Chess, handshakes and poetry build leaders at Lange Middle School

Sunday, October 10, 2010 | 3:13 p.m. CDT; updated 7:54 a.m. CDT, Monday, October 11, 2010
Seventh-grade students Roger White, left, and Julian Jensen maintain a garden they installed at Lange Middle School as part of the Lange Leadership Academy for Young Men. One of the founders of the program, Arnulfo Peat, right, says the program is designed to prepare students who may not be motivated yet for high school and college.

COLUMBIA — A firm handshake? The boy had no idea what his teacher was talking about. He had never had to give a firm handshake before. But by the end of two weeks, he had developed a skill to take with him into manhood.

He also learned how to tie a necktie, and he refined his chess skills. He learned about respect and responsibility. He learned to trust.

No excuses

“No excuses” became a key phrase for the students in Lange Leadership Academy for Young Men. If someone made an excuse in class, they led the rest of the group in reciting the following poem:

“Excuses are the tools of incompetence

That build monuments of nothingness,

And those that insist upon using them

Are seldom good at anything else.”

— Author unknown

Several versions of the poem exist, but the basic message remains the same: no excuses.

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Roger White, 12, learned to be a leader.

Roger and 13 other boys attended Lange Leadership Academy for Young Men, a two-week leadership course, as part of the summer school program at Lange Middle School. Although the class ended in August, the boys’ growth did not; they continue to develop their skills as the school year progresses.

Bernard Solomon, principal of Lange, and Arnulfo Peat, administrative support, created the program to help young men who were not using their strong potential. They asked teachers to recommend students, and each student went through an interview process.

“We are trying to make a positive difference in some young men’s lives,” Solomon said.

So far, they have.

“I have learned how to take responsibility for my actions and not blame others,” Roger said.

Julian Jensen, 13, said the program has helped him stay in school.

“It helps your grades, and it’ll help you be a smart kid,” Julian said.

As they entered the classroom, Peat required each student to give him a firm handshake. That was new to Julian, too, but he soon learned the difference between a firm grip and squeezing too hard.

Tying neckties also became easier with practice. 

"Once I learned how, it wasn't actually all that hard, but it was a challenge," Roger said.

The boys in the program developed trust for each other through team-building initiatives, such as a circle of trust. They gathered around a rope tied in a circle. Grasping the rope firmly, they leaned back. If they did not rely on each other and hold each other up, they fell.

“I fell right on my back,” Roger said. “But once we did it a couple times, I started to learn to trust my classmates more.”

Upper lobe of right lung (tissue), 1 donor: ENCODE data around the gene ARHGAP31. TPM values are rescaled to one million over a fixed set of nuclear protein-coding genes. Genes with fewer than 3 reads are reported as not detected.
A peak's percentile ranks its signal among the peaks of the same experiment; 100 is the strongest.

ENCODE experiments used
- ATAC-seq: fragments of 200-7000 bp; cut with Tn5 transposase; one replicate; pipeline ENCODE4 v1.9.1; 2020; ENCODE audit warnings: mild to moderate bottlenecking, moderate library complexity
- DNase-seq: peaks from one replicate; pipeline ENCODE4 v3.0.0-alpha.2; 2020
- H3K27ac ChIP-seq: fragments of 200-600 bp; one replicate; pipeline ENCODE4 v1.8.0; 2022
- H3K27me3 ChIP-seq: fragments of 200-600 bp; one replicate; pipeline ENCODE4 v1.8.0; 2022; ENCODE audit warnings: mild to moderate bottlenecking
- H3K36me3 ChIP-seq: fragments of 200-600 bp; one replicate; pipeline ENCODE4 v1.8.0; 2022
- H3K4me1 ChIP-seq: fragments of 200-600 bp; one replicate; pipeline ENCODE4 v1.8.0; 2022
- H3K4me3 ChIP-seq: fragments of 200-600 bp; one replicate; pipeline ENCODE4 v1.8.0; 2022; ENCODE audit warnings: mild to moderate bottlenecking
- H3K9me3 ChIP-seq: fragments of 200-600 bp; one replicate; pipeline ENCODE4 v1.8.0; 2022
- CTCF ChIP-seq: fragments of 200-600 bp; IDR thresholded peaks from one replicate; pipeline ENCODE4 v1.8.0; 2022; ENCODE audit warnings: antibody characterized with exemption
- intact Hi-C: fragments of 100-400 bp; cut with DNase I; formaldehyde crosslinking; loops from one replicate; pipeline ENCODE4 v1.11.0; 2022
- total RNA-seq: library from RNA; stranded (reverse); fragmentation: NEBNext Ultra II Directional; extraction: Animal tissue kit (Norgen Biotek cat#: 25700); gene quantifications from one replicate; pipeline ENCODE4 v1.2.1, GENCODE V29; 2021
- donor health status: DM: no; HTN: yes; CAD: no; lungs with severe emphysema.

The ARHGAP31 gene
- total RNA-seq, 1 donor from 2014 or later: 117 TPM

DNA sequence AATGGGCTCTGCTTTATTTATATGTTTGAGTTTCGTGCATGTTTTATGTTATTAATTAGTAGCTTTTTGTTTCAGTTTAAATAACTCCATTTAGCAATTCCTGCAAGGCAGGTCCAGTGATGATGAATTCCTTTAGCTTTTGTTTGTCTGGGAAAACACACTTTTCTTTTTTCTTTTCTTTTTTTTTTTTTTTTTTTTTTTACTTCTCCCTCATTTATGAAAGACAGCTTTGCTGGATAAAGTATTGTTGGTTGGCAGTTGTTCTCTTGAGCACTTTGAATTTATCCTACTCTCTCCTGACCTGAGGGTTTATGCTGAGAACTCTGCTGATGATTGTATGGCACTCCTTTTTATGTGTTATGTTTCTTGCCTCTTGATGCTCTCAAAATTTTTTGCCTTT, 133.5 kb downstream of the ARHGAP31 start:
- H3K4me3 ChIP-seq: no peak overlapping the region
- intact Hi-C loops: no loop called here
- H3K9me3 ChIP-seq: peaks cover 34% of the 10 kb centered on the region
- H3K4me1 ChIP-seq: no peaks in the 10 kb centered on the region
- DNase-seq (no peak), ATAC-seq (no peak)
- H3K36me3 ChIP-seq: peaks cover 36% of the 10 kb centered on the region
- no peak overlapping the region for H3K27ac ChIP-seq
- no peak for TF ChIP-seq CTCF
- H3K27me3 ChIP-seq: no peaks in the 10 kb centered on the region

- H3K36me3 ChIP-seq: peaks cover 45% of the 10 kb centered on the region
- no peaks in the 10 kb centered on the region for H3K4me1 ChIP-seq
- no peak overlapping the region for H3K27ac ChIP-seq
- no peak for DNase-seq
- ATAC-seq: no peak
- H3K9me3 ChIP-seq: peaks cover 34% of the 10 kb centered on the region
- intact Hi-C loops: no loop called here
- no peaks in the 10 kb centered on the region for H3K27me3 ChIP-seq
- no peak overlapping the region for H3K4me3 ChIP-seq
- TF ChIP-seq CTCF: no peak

In November, the students will take a trip to Alpine Tower, a high ropes course at MU, for a team-building experience.

One day, Peat gave the boys a communication challenge: the “Um game.” They had to have a conversation about an assigned unfamiliar topic for one minute without using “like,” “um” or other filler phrases.

“That was very hard,” Julian said.

“That was one of the best, one of the hardest challenges,” Roger said.

For Julian, helping the community is an important part of the program.

Between summer school and the regular school year, some of the young men landscaped the planter around the flagpole at the front of the school. Where weeds once dominated, neatly planted yellow and orange flowers now bloom.

“It was hot, but they stuck with it, and they came back for a second day,” Peat said.

As their leadership skills continue to grow, the young men will learn how to mentor younger students at a workshop later this year. In February, they will start mentoring the sixth-grade boys who will be in the summer 2011 program.

The boys also learned to improve their chess game, and Julian said they had regular tournaments. More important, they developed their strategic thinking skills.

“It helped us figure out strategies in life, or anything,” Roger said.

Although these boys will not graduate high school until 2016, they are starting to prepare for college. They and their families will attend a college readiness workshop at MU on Saturday. DeAngela Burns-Wallace, director of access initiatives in the division of enrollment management at MU, will facilitate the workshop.

Julian hopes to be a doctor or a nurse; he said he already has some knowledge of the profession because his mom is a nurse. He is also considering archaeology.

“Have you seen ‘Chasing Mummies’ on the History Channel?” Julian said. “I want to be that."

Roger aspires to play professional football. His fourth-grade teacher told him he should be a lawyer because he likes to debate so much, so he’s thinking about a career in law.

Solomon said the partnerships with students, parents and the MU create an important component of the program. He said: “It’s all connected to try and create a better likelihood that these guys will be successful.”


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